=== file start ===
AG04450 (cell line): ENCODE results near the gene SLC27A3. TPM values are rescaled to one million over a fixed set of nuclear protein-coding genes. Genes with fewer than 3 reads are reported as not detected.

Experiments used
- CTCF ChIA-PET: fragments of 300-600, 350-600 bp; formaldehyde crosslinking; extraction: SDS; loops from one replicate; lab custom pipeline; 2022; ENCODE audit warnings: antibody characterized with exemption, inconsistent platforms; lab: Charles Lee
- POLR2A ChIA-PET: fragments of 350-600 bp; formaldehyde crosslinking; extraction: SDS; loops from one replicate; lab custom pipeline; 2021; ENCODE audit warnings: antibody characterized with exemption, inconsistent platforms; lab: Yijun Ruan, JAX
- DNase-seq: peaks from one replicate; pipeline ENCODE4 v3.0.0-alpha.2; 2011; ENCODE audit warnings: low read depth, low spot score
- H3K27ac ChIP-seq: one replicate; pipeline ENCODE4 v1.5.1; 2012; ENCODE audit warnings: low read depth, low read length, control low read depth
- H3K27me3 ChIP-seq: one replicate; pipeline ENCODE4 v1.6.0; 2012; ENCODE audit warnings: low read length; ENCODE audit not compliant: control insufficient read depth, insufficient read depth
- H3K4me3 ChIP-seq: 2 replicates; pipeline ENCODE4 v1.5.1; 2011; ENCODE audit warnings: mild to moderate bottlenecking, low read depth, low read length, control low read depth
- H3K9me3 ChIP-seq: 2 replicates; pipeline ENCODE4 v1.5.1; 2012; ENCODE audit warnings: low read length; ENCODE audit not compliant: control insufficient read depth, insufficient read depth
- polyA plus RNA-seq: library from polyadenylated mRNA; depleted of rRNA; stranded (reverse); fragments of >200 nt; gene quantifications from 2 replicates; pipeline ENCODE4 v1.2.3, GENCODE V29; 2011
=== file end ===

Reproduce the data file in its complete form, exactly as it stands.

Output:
AG04450 (cell line): ENCODE results near the gene SLC27A3. TPM values are rescaled to one million over a fixed set of nuclear protein-coding genes. Genes with fewer than 3 reads are reported as not detected.

Experiments used
- CTCF ChIA-PET: fragments of 300-600, 350-600 bp; formaldehyde crosslinking; extraction: SDS; loops from one replicate; lab custom pipeline; 2022; ENCODE audit warnings: antibody characterized with exemption, inconsistent platforms; lab: Charles Lee
- POLR2A ChIA-PET: fragments of 350-600 bp; formaldehyde crosslinking; extraction: SDS; loops from one replicate; lab custom pipeline; 2021; ENCODE audit warnings: antibody characterized with exemption, inconsistent platforms; lab: Yijun Ruan, JAX
- DNase-seq: peaks from one replicate; pipeline ENCODE4 v3.0.0-alpha.2; 2011; ENCODE audit warnings: low read depth, low spot score
- H3K27ac ChIP-seq: one replicate; pipeline ENCODE4 v1.5.1; 2012; ENCODE audit warnings: low read depth, low read length, control low read depth
- H3K27me3 ChIP-seq: one replicate; pipeline ENCODE4 v1.6.0; 2012; ENCODE audit warnings: low read length; ENCODE audit not compliant: control insufficient read depth, insufficient read depth
- H3K4me3 ChIP-seq: 2 replicates; pipeline ENCODE4 v1.5.1; 2011; ENCODE audit warnings: mild to moderate bottlenecking, low read depth, low read length, control low read depth
- H3K9me3 ChIP-seq: 2 replicates; pipeline ENCODE4 v1.5.1; 2012; ENCODE audit warnings: low read length; ENCODE audit not compliant: control insufficient read depth, insufficient read depth
- polyA plus RNA-seq: library from polyadenylated mRNA; depleted of rRNA; stranded (reverse); fragments of >200 nt; gene quantifications from 2 replicates; pipeline ENCODE4 v1.2.3, GENCODE V29; 2011